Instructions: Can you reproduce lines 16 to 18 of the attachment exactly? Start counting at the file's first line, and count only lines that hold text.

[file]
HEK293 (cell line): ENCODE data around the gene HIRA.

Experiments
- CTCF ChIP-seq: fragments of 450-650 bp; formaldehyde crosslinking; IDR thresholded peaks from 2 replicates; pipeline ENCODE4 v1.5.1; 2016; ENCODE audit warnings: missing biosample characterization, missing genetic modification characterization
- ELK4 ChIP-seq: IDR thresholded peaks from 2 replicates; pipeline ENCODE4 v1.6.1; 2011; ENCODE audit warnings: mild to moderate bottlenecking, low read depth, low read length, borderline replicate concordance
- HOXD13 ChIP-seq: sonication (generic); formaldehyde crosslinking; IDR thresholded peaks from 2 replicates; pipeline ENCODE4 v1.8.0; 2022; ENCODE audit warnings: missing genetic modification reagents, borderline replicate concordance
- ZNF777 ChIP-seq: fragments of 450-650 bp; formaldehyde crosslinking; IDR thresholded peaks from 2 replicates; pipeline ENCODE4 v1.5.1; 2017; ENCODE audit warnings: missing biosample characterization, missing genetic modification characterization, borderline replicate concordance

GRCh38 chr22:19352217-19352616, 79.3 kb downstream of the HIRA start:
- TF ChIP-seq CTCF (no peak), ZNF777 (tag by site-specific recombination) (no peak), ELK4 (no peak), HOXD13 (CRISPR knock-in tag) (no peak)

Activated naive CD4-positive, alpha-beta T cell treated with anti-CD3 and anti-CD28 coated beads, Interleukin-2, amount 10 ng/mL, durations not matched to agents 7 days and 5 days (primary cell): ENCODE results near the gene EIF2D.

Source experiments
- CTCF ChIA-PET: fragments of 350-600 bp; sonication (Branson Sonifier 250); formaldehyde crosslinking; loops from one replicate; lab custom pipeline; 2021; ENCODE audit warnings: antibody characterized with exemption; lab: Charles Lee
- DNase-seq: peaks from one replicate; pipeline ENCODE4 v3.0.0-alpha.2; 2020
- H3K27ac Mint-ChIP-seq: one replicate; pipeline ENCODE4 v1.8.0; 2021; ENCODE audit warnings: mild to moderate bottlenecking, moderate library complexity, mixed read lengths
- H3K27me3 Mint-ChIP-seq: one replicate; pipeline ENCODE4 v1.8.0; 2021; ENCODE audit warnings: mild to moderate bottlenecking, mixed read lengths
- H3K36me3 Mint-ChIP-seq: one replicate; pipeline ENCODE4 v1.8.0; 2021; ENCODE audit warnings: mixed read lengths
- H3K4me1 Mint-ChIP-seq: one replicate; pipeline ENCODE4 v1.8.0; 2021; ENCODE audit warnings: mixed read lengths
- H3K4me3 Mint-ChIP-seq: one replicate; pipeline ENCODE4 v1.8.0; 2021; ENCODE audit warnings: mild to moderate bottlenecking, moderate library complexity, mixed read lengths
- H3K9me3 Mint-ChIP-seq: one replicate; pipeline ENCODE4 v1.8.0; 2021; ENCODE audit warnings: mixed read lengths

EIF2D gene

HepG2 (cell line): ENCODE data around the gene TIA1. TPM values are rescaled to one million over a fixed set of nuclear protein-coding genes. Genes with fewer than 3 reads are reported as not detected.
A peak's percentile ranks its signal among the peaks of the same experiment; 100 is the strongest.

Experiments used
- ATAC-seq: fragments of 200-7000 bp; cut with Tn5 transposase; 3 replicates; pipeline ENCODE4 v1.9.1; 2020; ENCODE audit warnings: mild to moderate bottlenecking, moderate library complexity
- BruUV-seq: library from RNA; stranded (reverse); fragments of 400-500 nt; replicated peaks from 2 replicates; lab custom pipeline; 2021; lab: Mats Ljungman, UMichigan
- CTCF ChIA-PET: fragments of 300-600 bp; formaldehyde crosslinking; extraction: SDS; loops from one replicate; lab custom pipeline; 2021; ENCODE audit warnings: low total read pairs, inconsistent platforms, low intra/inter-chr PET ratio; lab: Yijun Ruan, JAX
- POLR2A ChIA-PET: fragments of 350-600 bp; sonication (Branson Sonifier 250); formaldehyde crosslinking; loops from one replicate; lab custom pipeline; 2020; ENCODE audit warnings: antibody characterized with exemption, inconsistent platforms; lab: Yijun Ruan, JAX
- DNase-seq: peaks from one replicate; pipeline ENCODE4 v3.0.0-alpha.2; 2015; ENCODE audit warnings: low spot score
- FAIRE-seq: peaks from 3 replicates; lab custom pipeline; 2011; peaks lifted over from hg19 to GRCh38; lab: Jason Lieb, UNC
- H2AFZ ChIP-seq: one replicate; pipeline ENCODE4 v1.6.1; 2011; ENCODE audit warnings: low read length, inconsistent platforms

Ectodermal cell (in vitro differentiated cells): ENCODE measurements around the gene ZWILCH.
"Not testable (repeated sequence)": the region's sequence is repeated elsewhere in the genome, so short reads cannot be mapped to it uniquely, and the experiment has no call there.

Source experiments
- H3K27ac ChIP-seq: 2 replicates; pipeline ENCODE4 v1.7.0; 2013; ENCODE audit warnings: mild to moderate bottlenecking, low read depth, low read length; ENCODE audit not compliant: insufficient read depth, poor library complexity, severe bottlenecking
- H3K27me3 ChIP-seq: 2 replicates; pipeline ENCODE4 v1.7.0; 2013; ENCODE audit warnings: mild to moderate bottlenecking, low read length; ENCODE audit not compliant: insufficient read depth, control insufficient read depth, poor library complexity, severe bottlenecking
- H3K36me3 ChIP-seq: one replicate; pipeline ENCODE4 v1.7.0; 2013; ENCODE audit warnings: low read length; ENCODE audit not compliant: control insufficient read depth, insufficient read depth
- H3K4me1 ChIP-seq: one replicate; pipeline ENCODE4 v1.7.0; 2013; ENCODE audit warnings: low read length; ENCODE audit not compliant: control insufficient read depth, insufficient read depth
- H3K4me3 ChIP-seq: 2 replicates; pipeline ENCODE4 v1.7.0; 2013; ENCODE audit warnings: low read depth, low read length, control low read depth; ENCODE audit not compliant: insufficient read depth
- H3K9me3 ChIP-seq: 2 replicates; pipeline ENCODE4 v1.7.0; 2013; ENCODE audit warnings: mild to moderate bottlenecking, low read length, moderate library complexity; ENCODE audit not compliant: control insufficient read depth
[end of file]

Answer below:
- H3K4me1 Mint-ChIP-seq: one replicate; pipeline ENCODE4 v1.8.0; 2021; ENCODE audit warnings: mixed read lengths
- H3K4me3 Mint-ChIP-seq: one replicate; pipeline ENCODE4 v1.8.0; 2021; ENCODE audit warnings: mild to moderate bottlenecking, moderate library complexity, mixed read lengths
- H3K9me3 Mint-ChIP-seq: one replicate; pipeline ENCODE4 v1.8.0; 2021; ENCODE audit warnings: mixed read lengths